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LABOUR IN PARLIAMENT.

IIN MEMORY OF MINER HEROES.…

YSTRADGYNLAIS COUNCIL. Ii

PREMIER and SURFACE WORKER.

SENGHENYDD SENSATAION.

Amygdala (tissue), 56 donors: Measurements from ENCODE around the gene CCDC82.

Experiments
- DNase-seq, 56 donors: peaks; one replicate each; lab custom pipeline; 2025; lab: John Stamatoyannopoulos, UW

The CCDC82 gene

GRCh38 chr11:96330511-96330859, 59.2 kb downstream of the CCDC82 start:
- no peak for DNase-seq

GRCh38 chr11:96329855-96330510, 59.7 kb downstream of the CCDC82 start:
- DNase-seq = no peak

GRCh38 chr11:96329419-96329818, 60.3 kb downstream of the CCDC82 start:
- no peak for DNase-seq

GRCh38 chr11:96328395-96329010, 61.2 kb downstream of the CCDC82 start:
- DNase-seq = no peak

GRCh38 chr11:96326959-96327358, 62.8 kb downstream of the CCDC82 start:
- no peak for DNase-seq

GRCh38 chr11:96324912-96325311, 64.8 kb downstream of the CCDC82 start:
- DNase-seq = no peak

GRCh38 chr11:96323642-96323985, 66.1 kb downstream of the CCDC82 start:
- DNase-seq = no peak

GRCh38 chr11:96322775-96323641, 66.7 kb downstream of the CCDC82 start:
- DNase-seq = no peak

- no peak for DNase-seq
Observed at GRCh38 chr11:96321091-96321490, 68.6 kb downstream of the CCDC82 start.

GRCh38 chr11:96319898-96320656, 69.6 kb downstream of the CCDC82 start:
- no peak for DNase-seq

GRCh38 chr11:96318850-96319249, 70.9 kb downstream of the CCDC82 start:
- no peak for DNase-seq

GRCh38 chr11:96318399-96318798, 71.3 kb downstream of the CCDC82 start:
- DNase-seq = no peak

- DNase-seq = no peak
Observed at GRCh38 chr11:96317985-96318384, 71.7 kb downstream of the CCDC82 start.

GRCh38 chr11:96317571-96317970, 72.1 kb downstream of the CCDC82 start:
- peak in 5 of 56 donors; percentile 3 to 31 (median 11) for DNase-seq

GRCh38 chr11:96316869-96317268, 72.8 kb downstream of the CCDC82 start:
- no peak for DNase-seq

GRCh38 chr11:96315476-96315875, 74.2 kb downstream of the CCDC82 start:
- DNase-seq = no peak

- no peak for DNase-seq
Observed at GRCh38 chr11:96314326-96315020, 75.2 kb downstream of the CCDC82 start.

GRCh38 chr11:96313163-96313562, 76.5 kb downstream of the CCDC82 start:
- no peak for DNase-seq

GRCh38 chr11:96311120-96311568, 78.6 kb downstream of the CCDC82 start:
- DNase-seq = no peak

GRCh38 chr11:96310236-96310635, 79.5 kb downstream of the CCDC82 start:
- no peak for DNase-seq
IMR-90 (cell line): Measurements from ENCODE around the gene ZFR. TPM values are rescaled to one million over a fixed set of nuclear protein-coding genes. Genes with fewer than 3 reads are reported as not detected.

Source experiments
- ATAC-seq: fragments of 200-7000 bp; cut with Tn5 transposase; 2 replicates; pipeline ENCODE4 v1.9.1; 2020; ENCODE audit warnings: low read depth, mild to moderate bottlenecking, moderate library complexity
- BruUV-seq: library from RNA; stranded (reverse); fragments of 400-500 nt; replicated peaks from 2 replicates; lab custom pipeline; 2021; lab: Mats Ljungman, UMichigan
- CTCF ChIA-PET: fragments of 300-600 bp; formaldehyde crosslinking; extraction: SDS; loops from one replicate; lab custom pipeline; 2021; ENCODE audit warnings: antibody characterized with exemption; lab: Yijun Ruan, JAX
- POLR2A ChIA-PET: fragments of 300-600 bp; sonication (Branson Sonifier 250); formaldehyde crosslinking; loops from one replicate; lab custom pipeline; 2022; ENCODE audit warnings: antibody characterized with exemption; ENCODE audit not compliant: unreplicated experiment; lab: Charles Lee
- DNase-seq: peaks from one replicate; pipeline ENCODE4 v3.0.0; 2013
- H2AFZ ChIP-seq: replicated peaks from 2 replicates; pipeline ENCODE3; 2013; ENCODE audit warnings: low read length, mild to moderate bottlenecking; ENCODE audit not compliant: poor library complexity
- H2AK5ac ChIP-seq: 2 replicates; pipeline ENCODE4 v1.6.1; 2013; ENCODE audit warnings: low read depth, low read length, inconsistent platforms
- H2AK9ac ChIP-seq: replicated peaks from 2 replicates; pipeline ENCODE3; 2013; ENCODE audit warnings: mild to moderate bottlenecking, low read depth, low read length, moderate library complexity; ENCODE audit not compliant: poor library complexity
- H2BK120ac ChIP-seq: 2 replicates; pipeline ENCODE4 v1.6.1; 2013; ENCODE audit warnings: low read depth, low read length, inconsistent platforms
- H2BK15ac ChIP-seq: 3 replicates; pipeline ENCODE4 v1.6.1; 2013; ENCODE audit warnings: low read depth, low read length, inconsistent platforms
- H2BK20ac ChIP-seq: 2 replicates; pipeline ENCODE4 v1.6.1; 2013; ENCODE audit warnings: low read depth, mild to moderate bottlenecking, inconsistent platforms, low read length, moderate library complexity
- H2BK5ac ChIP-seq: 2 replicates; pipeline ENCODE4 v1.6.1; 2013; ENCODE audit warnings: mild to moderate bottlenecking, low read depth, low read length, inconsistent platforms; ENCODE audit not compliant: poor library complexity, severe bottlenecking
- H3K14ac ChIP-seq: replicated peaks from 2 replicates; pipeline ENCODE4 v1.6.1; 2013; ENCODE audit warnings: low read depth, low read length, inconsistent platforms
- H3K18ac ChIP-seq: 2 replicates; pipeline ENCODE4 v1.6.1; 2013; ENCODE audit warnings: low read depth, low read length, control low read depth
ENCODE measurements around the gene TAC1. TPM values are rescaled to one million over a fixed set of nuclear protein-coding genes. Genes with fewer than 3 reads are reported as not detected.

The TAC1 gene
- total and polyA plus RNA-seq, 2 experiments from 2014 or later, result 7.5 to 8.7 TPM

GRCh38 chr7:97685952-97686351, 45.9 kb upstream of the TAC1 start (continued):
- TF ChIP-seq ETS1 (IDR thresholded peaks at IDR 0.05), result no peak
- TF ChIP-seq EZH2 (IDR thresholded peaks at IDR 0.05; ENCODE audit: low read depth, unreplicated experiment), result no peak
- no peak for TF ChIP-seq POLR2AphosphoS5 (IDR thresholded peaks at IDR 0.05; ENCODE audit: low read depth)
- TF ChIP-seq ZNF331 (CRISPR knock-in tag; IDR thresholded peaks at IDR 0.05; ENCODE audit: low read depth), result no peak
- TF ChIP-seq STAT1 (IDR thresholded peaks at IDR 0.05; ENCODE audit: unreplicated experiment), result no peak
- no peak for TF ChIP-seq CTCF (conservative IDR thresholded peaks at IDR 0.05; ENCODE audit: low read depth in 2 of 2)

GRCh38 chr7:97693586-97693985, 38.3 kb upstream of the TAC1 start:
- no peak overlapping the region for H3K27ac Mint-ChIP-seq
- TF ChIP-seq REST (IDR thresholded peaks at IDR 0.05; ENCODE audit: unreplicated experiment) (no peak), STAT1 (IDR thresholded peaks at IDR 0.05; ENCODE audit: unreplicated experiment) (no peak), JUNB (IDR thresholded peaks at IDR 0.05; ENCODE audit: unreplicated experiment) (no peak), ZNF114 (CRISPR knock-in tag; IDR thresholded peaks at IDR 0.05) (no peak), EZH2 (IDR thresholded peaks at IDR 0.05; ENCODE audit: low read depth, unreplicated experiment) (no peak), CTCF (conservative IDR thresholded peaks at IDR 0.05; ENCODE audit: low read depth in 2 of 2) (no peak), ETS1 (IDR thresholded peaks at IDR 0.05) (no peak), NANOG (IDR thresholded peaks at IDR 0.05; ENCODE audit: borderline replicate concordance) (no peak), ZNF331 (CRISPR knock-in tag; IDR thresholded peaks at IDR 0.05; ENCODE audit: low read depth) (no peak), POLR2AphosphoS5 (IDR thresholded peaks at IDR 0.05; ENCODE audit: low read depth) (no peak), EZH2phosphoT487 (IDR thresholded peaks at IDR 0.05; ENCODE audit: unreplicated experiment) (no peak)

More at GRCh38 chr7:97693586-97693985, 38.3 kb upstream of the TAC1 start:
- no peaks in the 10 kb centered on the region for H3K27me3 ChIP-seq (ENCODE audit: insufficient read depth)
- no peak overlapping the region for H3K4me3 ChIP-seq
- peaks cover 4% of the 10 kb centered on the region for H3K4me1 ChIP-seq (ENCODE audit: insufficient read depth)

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SENGHENYDD SENSATAION. WITNESS EXPLAINS HIS SILENCE. The Home Office inquiry into the Senghenydd Colliery disaster was re- sumed on Tuesday, and further sensa- tional statements followed those made at Monday's sitting. The witness was a miner named Thornton, and his allega- tions were of so grave a character that he was strongly pressed to explain his .silence before the catastrophe occurred. He gave two reasons: That he did not think it was neces- sary to speak of what was within the knowledge of the colliery staff, and That he feared victimisation. William Thornton, examined -on oath, said he was a miner employed in the Aberystwyth portion of the Mafeking district. He was not in the mine on the day of the explosion, Oct. 14, but he was there on the 13th, and for some time to time conversations with his mates as to the condition of the roads in respect of gas. It was usually said, "We are going to have something hap- pen here unless we are careful." USE OF THE LAMPS. I The firemen had cautioned them as I to the use of the lamps. He had known accumulations of gas fifteen yards from the face in his own working place, and had spoken of this to one of the fire- men, Frederick Williams, now dead. He and his mates had been told to "brush away" or "waft away" gas. The Commissioner: That is a distinct breach of the regulations. This is a very serious statement, and I hope you real- ise its importance. You are on oath, and I would remind you that these poor men are dead and cannot defend them- selves. You still say firemen told you to "brush away" gas accumulations? Do you not know that according to the regulations when gas is in a place you &re not to enter until an inspection has taken place?—The firemen would say, "Go on; it's all right." Replying to question, ThQrnton went on to describe certain mining opera- tions carried out in his district by a miner called Good Boy Dick, who lost his life in the explosion. This man was driving a hole through into some old workings. He (Thornton) saw gas com- ing through this hole the size of a I man's head under pressure from the other side. Such was the size of the hole on Oct. 13, but after the explosion it was large enough for a man to creep through. He had seen one of the de- puties using a lamp in this place in such a way as to occasion witness to remark, "You will play with it until it bites you." 'CANNOT ANSWER FOR HIMSELF.' I The 'Commissioner: You know the poor fellow is dead and cannot answer for himself ?-Yes. The Commissioner: This a a. very serious state of affairs, if correct. Did you report to the overman?—No; if I had done that I should have been go- ing over the fireman's head. Did you never think of seeing the l manager ?-N o. Did you ever see the under-wianager or tell him ?-No. How recently before the explosion did you see the manager, Mr. Shaw, in this district of the workings ?—About a fortnight before. He came with a fire- man and an overman. Did they make any tests?—No. Was there any conversation ?—No. Did anybody besides the fireman tell you to "brush" out the gas ?-No. MR. R. SMILLIE. I Mr. R. Smillie (assessor): If the fite- man and overman of this district were alive this would be a very serious state- ment, but it is more serious they being dead. You would not make it unless absolutely true ?-I would not. You say there was sufficient accumu- lation to put out a lamp ?—Yes. And you say that a foreman and over- man saw the state of things, and, know- ing it, went away saying nothing about it?—Yes. The Commissioner: You have been 12 years in this colliery, and you have never complained to the management? —No. The Commissioner: Did you appre- hend that if you made a complaint it would or would not be attended to?— II I might have been thrashed for it. Mr. Smillie: You do not mean thrashed in the ordinary sense of that I term? METAPHORICALLY. I The Comm-ssioner: You are speaking metaphorically ?- Y es. j Mr. Smillie: You think it might have been the worse for you?—Yes. The Commissioner: Well, you won't be the worse off for anything you say here to-day, and I hope the manage- ment will convey that to you. Mr. Smillie: You thought you might be viotimised ?-ExACtly. Mr. E. Williams (Assessor): Do you know of any instance of victimisation here?- W elÍ, after the last explosion I was idle eleven weeks; then I was taken back by Mr. Shaw. The Commissioner: Was any reason given for your not being employed?- No Thû Commissioner: You might have complained to his Majesty's inspector and nobody would have been one what the wiser?—I don't know about that; they find things out in a very funny way. (Laughter.) The Commissioner: You might have sent a letter to the Home Office. I see you are a very cautious man. Mr. Nicholas: Giving evidence against the company you feared would be a verv serious thing for yourself ?-Yes. The Commissioner: Did you make your statement immediately after the occurrence ?—Yes. Mr. Nicholas: Was it before the ex- ploration work had been very far ad- vanced ?—Yes. Mr. Nicholas: And you asserted the bodies of the fireman and the overman who were with "Good Boy Dick" would be found in the locality you have in- dicated ?-Yes. Mr. Nicholas: And as a matter of fact they were so found. (To witness): You believe the explosion was con- nected with this very place in Mafe- king?—Yes, with this very place. Mr. E. Williams (Assessor): You say there was a possibility of victimisation. Why ? Could you not have brought the matter before your trade union lodge committee ?—I did not like to do it. You are a member of the Miners' Federation. Why did you not bring it before the Federation committee ?-I did not care to do it. I did not think any report from me was wanted. The examiners would report the condition of affairs. "ABSENT." Mr. Trevor Lewis (for the manager) put it to Thornton that he had been frequently absent from work, putting in 51 shifts out of 158, and asked him why if things were so dangerous he did not absent himself altogether.—If I and my mate had come out there would have been two more taken on in our I place within two minutes. He repented that he did not report what he had seen in the workings to the fireman and overman. He thought it was their place to report to the manager. The Commissioner: "Their place, with the lives of your fellowmen at stake! Mr. Lewis informed the Court that in the explosion of 1901 the damage to the mine was so great that many of the men could not get back for some weeks. He did not understand that Thornton made any complaint about the management of the mine on that occasion.—I told the deputy to speak to the manager at the time. AFTER FIRST EXPLOSION. I Replying to the Commissioner, Thornton said he and his mates carried out their tools because of the firing of holes after the first explosion. He had then been back at work some time. Mr. Lewis: I thought you meant im- mediately afterwards. The Commissioner: So did I. Mr. Kenshole (solicitor for the own- ers) I hope you realise what you are charging Mr. Shaw with? What made you believe that he and the overman knew of this dangerous conditions of things ?-Because the gas had been there so often. Do you seriously say Mr. Shaw and the overman did not make tests ?—They did not in my presence. Mr. Kenshole: You were prepared to risk the lives of these men rather than report to your own committee?— I was running the same risk. Mr. Kenshole: This is the first time we have heard this allegation about "brushing" or "wafting" of gas. MR. CLEMENT EDWARDS. I Mr. Clement Edwards, M.P.: We cannot allow that statement to go un- challenged. Mr. Nicholas: And I raised the point in another place. Mr. Smillie: Do you know of any workmen who have complained to the management of gas accumulation?—No Mr. James Winstone, vice-president of the South Wales Miners' Federation gaveevidence as to his having taken a statement from Thornton in substan- tial agreement with his sworn testi- mony. Several survivors gave an account of their rescue. Mr. Winstone returned to the wit- ness-box to speak as to his inspection of the mine after the explosion. He was not satisfied with the system of mines inspection, and the men were losing conifdence because it had been decided in a recent case- that- no inspector was bound to produce before a judge any report made by him without the ex- press authority of the Secretary of State. Mr. Nicholas and Mr. Edwards ar- gued that this matter came without the terms of reference, and was a point of supreme importance. The Commissioner: I must rule against you. The point is directly ap- plicable to and should be raised in "another place." The Court adjourned until Wednes- day.